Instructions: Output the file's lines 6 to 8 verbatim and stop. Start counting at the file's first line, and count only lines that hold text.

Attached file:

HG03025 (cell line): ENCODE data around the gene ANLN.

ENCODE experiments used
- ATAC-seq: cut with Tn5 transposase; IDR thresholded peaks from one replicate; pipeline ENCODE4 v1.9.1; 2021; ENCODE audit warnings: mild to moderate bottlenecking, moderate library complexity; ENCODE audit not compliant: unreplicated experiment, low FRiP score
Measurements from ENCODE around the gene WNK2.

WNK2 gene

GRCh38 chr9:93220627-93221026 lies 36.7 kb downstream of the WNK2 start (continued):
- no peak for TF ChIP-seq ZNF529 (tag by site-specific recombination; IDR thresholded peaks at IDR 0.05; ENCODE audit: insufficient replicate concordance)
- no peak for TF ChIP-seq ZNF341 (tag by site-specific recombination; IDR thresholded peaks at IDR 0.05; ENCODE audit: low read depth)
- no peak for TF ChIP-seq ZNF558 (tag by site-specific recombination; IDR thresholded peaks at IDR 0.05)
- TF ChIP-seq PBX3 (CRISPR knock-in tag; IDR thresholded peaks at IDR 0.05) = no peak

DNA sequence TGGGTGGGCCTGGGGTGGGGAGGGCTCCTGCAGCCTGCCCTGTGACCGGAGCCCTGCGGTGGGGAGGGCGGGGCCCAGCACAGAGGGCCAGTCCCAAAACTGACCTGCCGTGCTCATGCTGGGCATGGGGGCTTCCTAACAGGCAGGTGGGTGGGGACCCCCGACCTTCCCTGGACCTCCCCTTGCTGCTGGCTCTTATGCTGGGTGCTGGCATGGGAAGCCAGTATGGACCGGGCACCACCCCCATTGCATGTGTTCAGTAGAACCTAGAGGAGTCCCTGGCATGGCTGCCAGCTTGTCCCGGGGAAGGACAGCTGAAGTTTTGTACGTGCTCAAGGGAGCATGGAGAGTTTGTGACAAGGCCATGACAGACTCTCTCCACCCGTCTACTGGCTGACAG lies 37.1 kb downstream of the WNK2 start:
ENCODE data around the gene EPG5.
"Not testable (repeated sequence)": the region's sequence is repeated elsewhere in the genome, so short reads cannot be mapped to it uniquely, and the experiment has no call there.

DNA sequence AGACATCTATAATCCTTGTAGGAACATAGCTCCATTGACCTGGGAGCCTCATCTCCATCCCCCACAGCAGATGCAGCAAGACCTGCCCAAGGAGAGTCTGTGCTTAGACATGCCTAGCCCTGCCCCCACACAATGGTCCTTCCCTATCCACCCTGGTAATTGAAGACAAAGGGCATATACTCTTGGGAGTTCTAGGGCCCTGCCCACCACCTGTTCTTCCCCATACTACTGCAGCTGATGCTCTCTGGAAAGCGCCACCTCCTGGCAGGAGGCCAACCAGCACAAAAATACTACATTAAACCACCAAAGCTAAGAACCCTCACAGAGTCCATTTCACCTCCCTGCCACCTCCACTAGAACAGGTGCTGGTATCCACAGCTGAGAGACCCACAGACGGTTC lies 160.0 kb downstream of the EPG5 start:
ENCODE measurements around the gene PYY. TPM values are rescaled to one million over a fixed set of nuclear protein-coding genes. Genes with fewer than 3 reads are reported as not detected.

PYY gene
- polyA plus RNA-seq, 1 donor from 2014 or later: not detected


GRCh38 chr9:93220627-93221026 lies 36.7 kb downstream of the WNK2 start (continued):
- no peak for TF ChIP-seq ZNF529 (tag by site-specific recombination; IDR thresholded peaks at IDR 0.05; ENCODE audit: insufficient replicate concordance)
- no peak for TF ChIP-seq ZNF341 (tag by site-specific recombination; IDR thresholded peaks at IDR 0.05; ENCODE audit: low read depth)